|True Grit Review|
A tough U.S. Marshal helps a stubborn young woman track down her father's murderer.
True Grit trailer via the link below.
Trailer This is a rarity...someone announces a remake of a classic film, a classic film with a beloved American icon no less, and not only does everyone not freak out, they are intrigued by it. Hell, it's Bridges and the Coen Brothers...this could be something unique, right?
Unique for a remake is a strong word, but True Grit does carry a stamp of Coen throughout it, and that is a good thing...while never even coming clost to parody it carries a strong dedication to genre throughout it. What I am trying to convey is that the Coen brothers have crossed over into straight story telling here...I hesitate to use the word conventional but they follow the narrative and have created one of my favourite movies of 2010. Hell, I'll go ahead and say I would add this to the short list (Unforgiven, Hang'Em High and Man Who Shot Liberty Valance) of my all-time favourite Westerns.
As Rooster Cogburn, Bridges may not be of the iconic stature of John Wayne, but he is a phenomena unto himself and this performance ranks amongst his best and for Bridges, that is saying something. This is the Dude after all. This is Flynn, this is Jack Baker...this is Jack from a lot of films! I'll save you a trip to IMDB. He played Jack in The Muse, American Heart, Fisher King, Jagged Edge and Rancho Deluxe. For a variation, he played Jackson in The Last Picture Show, The Last American Hero, and the Contender. Don't know why I find that fascinating.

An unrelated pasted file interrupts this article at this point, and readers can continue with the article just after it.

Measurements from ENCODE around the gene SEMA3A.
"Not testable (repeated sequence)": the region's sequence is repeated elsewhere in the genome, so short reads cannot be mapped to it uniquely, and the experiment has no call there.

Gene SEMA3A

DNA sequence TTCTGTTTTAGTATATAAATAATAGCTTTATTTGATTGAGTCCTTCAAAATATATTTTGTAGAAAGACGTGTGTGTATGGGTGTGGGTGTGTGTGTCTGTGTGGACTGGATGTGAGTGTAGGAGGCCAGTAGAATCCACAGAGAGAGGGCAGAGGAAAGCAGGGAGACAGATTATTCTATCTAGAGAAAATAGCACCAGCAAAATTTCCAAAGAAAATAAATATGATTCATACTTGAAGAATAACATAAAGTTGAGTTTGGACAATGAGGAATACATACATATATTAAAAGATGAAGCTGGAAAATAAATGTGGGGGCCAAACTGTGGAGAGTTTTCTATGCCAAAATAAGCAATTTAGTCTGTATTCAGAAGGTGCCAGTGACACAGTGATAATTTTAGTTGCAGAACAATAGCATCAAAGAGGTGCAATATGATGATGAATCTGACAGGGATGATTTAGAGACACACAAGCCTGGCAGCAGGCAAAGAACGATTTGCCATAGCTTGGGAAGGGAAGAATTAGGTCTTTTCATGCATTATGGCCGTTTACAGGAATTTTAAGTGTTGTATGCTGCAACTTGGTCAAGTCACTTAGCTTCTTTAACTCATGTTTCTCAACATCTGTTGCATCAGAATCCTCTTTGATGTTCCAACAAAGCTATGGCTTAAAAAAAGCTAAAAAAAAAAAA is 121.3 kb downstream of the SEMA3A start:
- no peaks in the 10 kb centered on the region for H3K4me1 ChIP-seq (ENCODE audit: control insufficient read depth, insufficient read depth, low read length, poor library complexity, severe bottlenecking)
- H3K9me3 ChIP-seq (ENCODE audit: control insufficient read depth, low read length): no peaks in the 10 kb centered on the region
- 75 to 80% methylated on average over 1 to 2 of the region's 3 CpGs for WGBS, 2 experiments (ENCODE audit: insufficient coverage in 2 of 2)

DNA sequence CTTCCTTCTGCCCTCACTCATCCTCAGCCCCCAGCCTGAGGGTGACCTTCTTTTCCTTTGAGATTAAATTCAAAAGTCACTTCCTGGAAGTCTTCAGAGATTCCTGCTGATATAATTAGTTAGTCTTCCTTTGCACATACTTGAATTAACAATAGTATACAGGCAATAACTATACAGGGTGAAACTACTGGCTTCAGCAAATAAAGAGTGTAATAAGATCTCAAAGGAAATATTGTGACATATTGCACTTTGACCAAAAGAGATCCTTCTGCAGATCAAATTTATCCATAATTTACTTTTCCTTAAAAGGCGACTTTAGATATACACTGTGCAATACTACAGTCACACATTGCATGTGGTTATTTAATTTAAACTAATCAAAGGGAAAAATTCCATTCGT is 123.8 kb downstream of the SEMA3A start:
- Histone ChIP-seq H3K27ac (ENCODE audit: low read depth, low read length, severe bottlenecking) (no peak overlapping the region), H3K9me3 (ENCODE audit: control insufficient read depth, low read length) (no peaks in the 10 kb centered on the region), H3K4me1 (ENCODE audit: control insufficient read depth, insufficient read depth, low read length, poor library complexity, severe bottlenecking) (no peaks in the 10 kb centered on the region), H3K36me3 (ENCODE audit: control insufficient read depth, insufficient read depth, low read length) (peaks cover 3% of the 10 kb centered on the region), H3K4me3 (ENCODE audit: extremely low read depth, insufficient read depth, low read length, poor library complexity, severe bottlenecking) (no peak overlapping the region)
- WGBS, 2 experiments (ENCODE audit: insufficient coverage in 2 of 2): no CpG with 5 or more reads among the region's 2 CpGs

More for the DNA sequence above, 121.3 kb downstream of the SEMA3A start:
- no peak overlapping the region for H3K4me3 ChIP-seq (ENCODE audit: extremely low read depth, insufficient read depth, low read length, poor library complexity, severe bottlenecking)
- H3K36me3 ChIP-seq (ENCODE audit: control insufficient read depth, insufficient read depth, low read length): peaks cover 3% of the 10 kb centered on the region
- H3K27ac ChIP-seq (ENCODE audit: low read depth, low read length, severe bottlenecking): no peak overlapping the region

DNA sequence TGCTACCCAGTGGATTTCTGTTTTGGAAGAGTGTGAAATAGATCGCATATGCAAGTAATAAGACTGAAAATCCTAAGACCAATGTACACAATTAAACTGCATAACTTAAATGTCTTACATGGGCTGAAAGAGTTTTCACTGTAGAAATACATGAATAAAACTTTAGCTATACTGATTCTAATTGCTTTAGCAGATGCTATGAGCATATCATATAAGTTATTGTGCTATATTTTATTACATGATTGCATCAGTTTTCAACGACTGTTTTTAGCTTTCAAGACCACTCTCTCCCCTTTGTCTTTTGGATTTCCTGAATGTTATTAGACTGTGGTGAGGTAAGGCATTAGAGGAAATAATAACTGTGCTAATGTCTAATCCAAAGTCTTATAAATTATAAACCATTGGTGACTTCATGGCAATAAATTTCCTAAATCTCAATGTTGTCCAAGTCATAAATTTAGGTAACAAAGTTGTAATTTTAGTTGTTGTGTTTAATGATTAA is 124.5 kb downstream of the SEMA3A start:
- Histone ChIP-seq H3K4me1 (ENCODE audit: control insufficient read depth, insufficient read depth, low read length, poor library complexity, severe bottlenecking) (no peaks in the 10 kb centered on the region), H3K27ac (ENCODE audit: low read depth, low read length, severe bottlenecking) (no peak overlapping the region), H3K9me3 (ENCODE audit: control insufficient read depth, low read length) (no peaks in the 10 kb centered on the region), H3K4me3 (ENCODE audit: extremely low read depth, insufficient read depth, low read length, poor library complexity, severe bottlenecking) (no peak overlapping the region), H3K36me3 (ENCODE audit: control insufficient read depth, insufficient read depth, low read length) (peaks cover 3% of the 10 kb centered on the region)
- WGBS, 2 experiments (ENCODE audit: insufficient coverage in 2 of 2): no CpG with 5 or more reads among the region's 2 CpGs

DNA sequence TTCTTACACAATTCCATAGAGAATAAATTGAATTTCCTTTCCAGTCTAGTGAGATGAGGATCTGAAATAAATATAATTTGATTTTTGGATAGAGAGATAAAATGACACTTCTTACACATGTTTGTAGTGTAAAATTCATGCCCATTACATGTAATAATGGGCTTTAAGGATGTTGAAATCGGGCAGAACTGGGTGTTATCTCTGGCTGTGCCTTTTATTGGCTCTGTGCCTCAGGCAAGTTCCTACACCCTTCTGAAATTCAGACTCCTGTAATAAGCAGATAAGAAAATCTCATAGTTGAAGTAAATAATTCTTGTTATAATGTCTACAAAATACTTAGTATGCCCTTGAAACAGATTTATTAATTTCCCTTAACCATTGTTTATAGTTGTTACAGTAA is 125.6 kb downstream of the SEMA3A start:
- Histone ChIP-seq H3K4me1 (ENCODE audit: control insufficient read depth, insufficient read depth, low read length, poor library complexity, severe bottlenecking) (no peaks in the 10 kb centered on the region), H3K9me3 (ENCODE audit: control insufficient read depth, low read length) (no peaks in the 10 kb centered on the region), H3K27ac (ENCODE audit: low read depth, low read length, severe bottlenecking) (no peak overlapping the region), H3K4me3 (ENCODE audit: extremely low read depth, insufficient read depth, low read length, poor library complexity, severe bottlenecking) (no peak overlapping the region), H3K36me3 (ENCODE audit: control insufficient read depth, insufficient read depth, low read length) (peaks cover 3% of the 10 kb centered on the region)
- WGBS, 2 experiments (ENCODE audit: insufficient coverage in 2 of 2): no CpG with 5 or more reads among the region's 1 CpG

I'll get to the point about the cast before that whole Jack ramble. There isn't a single performance here that isn't pitch perfect.
The vain, preening 'Labeef/LaBouef' played by Matt Damon brings some light humour and a welcome contrast to Bridges Rooster Cogburn.
The uncomprehending and violently stupid Tom Chaney (Josh Brolin) who has joined up with Lucky Ned Peppers Gang (Barry Pepper). Neither may truly represent how the wild west was, but it feels right.
And then there's Hailee Stanfield as Mattie Ross who the film begins and ends with. She enters the film in a detached, businesswoman manner (for a child of 14) and delivers her lines like a seasoned pro...expect a possible Academy Award nod for both her and Bridges. The girl has been sent to arrange for the delivery of her murdered father back home but she also has other plans and that involves hiring someone to bring Tom Cheney to justice. Her one scene towards the opening of the film with her negotiating the costs and horses of her father with poor outwitted Colonel Stonehill (Dakin Matthews) sets her up to be force to be reckoned with.
True Grit is one of those rare films, a film that crosses the $100 million mark and is worthy of it, popular film that deserves to be.